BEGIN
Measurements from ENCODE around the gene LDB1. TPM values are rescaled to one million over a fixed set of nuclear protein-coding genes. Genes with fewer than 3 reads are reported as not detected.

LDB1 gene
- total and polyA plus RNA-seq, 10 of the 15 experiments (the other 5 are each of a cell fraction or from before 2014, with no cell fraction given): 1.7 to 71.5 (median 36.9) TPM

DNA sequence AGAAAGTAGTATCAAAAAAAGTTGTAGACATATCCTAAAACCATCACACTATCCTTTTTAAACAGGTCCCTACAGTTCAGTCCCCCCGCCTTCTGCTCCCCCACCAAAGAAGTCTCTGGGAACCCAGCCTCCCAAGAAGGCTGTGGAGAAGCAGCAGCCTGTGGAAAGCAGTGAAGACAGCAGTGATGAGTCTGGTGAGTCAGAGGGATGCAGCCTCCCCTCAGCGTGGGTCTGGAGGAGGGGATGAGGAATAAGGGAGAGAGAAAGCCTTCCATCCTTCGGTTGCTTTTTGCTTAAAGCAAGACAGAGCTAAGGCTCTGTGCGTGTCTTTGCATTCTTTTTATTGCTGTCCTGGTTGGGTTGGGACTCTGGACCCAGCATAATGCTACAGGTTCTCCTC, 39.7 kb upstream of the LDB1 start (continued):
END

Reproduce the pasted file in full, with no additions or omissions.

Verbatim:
Measurements from ENCODE around the gene LDB1. TPM values are rescaled to one million over a fixed set of nuclear protein-coding genes. Genes with fewer than 3 reads are reported as not detected.

LDB1 gene
- total and polyA plus RNA-seq, 10 of the 15 experiments (the other 5 are each of a cell fraction or from before 2014, with no cell fraction given): 1.7 to 71.5 (median 36.9) TPM

DNA sequence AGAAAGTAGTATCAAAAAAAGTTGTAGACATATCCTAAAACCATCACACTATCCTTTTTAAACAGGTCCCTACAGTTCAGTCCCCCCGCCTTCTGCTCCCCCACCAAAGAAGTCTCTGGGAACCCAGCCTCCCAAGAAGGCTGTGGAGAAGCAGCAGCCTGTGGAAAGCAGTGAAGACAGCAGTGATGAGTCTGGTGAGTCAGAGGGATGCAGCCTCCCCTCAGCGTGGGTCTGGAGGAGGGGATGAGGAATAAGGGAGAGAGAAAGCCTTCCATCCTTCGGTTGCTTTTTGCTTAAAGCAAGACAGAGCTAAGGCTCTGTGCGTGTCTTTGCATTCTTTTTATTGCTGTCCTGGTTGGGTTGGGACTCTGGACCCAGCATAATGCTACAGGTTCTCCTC, 39.7 kb upstream of the LDB1 start (continued):